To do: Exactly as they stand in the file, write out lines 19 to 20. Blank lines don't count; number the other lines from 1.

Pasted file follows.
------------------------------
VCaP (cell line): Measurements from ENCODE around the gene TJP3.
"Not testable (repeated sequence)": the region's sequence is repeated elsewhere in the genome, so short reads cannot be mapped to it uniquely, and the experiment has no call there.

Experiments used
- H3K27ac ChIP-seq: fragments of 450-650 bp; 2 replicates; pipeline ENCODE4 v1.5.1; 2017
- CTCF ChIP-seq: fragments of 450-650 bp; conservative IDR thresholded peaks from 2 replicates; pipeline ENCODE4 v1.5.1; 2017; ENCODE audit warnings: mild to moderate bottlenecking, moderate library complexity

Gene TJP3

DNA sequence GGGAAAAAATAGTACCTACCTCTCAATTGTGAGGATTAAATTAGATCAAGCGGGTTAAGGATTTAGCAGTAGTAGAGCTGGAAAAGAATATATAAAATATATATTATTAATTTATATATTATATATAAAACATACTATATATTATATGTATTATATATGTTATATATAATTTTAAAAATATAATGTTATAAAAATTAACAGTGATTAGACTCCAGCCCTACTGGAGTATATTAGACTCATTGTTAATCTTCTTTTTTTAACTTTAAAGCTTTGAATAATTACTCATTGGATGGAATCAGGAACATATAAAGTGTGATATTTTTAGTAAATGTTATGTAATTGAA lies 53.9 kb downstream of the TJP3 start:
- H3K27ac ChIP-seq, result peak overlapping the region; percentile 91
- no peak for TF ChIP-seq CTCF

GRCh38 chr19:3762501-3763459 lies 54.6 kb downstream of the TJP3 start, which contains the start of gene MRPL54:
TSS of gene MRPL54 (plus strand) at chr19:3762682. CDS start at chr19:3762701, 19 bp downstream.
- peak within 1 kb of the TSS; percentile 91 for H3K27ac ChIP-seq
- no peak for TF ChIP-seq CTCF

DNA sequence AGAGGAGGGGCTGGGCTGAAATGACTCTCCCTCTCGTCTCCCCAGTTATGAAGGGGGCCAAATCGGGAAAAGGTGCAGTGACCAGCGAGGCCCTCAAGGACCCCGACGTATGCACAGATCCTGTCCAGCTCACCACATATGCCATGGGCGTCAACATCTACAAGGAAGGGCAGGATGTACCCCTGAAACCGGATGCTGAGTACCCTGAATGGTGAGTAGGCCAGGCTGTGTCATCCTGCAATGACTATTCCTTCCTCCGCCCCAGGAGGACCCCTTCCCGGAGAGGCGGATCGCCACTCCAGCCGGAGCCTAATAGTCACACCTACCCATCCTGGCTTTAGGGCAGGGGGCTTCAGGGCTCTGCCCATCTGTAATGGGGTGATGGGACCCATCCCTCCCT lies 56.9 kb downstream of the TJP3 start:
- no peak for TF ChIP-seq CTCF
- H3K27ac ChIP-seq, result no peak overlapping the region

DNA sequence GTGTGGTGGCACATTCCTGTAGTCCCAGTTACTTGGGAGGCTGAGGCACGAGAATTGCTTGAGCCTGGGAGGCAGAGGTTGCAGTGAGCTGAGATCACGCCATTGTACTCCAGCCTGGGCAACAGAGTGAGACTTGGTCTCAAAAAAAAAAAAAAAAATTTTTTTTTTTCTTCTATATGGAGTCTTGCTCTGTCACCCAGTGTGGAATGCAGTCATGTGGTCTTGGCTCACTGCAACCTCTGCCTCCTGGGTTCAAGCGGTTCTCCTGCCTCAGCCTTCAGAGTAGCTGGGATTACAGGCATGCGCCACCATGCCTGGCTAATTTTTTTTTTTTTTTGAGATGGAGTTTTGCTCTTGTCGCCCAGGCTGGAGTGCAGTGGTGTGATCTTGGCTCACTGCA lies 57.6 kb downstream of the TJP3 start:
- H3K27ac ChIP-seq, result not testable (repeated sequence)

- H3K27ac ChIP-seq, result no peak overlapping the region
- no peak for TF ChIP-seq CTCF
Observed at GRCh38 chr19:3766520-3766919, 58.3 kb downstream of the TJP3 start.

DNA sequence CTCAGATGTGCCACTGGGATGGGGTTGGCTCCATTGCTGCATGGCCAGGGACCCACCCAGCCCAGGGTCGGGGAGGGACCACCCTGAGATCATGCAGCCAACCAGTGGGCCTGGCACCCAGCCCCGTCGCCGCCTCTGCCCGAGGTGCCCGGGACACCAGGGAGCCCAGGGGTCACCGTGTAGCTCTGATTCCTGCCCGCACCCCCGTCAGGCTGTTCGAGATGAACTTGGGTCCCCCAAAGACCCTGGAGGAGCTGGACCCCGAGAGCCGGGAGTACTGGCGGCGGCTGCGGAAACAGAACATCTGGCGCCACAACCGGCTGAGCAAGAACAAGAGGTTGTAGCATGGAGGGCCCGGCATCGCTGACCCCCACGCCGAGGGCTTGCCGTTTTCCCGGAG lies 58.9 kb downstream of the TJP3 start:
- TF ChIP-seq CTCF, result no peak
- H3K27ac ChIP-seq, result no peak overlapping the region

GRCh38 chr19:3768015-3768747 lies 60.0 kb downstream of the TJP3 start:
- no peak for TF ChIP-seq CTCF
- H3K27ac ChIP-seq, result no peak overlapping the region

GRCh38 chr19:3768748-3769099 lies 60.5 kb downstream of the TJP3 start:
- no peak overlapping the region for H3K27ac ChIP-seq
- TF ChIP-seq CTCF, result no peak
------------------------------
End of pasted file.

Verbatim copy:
- H3K27ac ChIP-seq, result no peak overlapping the region
- no peak for TF ChIP-seq CTCF